October 03, 2018 10:22 PM
A private meeting Wednesday afternoon at the State Capitol was called to address a growing safety problem inside Minnesota prisons.
The Minnesota Department of Corrections said DOC Commissioner Tom Roy met with Governor Mark Dayton's Chief of Staff and 15 key lawmakers from the House and Senate in a two-hour session.
It came following the recent deaths of two Minnesota corrections officers on duty, and a rise in offender assaults against corrections officers
Rep. Debra Hilstrom, DFL-Brooklyn Center, was one of the lawmakers invited to attend the meeting, which some participants attended by telephone.
"There is a request for additional resources for the Department of Corrections, and the Legislature has an obligation to ensure that staff are safe and that inmates are safe," Hilstrom said.
Hilstrom, the lead Democrat on the House Public Safety Committee, told KSTP that the DOC budget, prison staffing, prison security and the department's relatively new segregation policy for inmates who assault prison staff were all discussed Wednesday.
Hilstrom said finding the right number of corrections officers needed statewide, and the cost of those officers, was one of the specific questions lawmakers had for Roy.
"What's the number? When do you need it? And how do you implement it to ensure safety for all," Hilstrom said.
The DOC declined an on-camera request. But spokesperson Sarah Fitzgerald issued a statement:
"Today, Commissioner Tom Roy, in his continued efforts to inform key stakeholders about the Department's work to improve and protect the safety of Corrections Officers, staff, and inmates, convened a conversation with members of the Legislature," it read. "Lawmakers, who are responsible for setting the Department's budget, and who are charged with representing the people of Minnesota, have an important voice and role in this important work.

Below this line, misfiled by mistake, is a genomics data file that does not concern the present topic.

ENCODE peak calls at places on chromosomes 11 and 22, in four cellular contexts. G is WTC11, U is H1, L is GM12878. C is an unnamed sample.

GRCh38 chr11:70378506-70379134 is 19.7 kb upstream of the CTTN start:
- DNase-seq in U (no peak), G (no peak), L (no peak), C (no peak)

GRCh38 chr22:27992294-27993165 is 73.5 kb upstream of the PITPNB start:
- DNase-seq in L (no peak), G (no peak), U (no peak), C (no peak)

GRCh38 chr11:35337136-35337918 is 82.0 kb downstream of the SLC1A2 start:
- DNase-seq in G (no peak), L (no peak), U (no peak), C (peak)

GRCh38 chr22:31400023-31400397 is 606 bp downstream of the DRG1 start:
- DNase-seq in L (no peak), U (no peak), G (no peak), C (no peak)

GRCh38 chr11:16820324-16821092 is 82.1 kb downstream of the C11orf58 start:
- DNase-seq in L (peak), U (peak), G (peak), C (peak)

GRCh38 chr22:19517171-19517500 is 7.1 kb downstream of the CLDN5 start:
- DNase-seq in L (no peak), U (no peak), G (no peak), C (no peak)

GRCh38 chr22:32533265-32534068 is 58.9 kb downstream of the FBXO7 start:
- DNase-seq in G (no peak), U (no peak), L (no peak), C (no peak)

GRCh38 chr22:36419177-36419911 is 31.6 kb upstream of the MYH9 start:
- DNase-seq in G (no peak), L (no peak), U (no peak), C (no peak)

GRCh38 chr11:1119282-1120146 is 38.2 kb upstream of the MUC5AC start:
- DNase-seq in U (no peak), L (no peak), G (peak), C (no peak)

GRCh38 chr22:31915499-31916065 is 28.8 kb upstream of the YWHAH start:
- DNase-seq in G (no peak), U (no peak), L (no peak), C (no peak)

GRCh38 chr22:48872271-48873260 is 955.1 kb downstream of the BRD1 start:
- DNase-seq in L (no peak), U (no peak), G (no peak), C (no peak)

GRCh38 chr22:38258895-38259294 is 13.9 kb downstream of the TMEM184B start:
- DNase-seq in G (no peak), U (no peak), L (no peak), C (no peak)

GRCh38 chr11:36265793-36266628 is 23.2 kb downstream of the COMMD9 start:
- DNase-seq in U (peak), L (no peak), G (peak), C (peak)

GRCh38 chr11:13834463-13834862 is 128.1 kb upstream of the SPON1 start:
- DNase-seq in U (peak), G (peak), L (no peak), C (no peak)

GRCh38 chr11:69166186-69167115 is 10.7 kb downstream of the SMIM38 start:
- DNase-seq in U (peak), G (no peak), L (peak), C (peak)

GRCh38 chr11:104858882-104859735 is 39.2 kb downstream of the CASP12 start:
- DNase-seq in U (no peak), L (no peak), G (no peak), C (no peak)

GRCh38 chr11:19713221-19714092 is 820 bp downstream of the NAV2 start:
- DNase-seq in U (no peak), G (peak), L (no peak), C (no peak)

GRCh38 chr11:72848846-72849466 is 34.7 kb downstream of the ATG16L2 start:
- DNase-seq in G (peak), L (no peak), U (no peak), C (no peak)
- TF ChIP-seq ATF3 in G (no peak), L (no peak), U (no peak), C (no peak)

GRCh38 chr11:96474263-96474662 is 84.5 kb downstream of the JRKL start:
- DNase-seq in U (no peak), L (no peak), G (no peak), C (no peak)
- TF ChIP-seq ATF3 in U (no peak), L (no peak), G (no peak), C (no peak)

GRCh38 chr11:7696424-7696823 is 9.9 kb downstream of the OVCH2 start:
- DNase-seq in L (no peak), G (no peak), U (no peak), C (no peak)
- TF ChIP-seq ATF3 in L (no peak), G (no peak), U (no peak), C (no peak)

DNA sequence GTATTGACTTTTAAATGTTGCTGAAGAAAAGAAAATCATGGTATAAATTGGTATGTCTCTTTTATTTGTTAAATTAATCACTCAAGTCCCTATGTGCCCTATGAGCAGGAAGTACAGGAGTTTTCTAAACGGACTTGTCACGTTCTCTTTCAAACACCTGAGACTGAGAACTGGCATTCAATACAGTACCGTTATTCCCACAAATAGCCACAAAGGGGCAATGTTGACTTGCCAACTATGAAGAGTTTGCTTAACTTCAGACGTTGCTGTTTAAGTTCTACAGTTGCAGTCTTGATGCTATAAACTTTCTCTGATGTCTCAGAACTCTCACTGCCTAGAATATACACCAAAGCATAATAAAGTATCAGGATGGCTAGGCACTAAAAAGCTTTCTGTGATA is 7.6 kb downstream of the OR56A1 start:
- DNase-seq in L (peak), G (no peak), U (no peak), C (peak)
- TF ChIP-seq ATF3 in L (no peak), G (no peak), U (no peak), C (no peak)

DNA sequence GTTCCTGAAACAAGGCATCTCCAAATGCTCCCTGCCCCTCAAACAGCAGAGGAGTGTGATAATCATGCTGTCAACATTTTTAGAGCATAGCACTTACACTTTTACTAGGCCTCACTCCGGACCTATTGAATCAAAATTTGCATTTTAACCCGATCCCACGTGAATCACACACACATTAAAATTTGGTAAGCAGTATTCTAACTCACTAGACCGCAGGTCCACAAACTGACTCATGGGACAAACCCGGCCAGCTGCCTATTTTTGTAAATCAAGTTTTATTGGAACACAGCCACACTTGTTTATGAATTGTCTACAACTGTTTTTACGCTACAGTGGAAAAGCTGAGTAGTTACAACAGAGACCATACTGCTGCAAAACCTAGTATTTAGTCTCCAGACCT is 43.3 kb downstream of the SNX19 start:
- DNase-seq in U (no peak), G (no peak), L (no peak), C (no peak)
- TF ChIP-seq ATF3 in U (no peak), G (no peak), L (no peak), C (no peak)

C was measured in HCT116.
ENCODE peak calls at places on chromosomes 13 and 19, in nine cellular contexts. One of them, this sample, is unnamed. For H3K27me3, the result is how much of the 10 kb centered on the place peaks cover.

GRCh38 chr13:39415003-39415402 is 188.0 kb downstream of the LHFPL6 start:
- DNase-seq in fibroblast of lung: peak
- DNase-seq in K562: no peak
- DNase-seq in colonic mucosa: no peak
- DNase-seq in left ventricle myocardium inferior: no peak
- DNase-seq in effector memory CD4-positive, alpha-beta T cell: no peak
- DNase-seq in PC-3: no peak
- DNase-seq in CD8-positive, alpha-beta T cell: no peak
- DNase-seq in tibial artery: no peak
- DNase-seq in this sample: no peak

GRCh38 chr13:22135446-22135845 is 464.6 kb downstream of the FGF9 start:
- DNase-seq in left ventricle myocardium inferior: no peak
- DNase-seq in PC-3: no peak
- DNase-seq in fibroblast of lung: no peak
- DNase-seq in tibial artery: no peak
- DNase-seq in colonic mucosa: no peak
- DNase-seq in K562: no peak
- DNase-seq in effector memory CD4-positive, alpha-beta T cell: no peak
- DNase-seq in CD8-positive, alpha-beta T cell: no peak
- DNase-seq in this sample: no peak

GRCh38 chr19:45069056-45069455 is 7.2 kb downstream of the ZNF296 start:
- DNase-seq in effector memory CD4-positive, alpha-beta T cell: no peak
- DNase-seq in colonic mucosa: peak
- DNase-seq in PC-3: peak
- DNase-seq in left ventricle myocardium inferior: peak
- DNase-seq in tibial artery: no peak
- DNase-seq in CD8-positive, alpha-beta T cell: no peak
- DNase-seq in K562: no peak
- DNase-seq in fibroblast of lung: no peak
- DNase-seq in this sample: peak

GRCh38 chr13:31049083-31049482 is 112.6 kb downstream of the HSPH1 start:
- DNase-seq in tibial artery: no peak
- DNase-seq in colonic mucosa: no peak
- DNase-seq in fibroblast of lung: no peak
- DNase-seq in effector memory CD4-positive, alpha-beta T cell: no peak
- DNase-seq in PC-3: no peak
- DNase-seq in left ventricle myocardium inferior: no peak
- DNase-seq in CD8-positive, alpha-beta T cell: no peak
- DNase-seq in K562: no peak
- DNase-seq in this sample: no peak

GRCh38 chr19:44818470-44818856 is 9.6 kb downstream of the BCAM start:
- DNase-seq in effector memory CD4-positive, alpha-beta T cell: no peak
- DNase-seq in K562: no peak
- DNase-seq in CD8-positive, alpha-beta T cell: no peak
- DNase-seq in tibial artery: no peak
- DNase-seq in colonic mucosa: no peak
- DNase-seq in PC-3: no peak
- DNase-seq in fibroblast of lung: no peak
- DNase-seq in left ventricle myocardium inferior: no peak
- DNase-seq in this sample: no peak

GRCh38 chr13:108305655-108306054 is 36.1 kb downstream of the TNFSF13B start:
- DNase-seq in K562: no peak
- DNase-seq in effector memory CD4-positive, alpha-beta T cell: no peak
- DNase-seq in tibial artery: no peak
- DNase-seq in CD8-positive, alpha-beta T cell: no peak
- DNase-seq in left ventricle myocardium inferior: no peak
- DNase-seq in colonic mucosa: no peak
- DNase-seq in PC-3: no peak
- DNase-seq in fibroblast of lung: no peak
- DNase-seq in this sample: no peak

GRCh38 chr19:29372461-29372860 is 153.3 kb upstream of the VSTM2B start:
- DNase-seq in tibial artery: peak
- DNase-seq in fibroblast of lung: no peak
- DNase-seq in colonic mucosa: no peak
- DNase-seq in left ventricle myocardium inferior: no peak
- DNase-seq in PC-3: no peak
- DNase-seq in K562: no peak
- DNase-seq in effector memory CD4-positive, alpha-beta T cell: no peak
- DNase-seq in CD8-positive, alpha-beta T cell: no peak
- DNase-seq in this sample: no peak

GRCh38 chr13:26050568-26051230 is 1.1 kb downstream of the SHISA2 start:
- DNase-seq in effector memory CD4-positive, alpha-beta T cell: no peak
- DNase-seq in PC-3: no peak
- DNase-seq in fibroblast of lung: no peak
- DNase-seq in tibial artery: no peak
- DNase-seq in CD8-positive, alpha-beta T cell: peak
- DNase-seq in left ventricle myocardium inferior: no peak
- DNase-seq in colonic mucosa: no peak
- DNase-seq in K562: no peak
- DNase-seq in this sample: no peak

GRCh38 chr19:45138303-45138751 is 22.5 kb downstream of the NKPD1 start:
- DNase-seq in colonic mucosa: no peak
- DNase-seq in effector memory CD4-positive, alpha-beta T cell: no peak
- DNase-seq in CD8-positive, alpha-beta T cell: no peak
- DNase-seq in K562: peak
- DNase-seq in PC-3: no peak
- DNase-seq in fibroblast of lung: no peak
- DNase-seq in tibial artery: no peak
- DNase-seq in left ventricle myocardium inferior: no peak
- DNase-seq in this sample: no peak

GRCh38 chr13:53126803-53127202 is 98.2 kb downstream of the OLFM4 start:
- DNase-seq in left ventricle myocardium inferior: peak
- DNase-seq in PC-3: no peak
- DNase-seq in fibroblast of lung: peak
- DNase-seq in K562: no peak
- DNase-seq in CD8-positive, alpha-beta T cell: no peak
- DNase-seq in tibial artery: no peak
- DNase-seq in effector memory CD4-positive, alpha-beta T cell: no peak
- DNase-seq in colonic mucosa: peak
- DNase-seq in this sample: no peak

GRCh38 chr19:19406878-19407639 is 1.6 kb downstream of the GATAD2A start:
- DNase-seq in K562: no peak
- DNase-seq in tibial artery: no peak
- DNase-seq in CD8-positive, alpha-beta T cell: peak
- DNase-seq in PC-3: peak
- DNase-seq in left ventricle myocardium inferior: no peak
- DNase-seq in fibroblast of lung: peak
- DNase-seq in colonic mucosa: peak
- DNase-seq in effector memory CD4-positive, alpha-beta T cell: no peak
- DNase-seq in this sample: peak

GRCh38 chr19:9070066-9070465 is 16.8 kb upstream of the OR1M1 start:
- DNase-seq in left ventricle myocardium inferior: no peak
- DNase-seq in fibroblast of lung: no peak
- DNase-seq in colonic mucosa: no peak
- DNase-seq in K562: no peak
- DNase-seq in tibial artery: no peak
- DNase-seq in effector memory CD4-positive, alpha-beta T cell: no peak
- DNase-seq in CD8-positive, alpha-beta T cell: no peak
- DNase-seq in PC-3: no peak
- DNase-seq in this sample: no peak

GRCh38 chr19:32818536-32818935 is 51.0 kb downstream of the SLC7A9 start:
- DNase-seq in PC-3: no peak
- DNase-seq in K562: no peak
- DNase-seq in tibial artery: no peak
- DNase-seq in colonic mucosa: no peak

"Over the last eight years, Governor Dayton and the Department of Corrections have requested that the Legislature provide funding for 187 new Corrections Officers to meet ongoing staffing and security needs. Unfortunately, only 15 of those positions have been funded. The Department still faces the need for additional Corrections officers, across its correctional facilities statewide.
"It is important for members of the Legislature to have the opportunity to ask questions about the Department's operations, safety procedures, and budget requirements. In the coming months, the Commissioner will continue engaging in conversations with legislators about safety, security, staffing, and prison procedures and policies ahead of the upcoming 2019 Legislative Session. These constructive dialogues are essential in ensuring the safety, proper staffing, and efficacy of our Corrections system."
Hilstrom also said the shift in the DOC's segregation policy - changing from a mandatory one-to-two year penalty in segregation to as little as 90 days for some inmates - was also discussed.
"What was implemented? How was it implemented? How did you have staff to do it? And is it done safely," Hilstrom said.
Hilstrom said there is a good chance there will be hearings on these issues after the November elections, before the next legislative session starts in early January.
The Governor's Office did not comment on the meeting.
Instead, a spokesperson directed KSTP to the Department of Corrections for a statement.
Updated: October 03, 2018 10:22 PM
Created: October 03, 2018 09:10 PM
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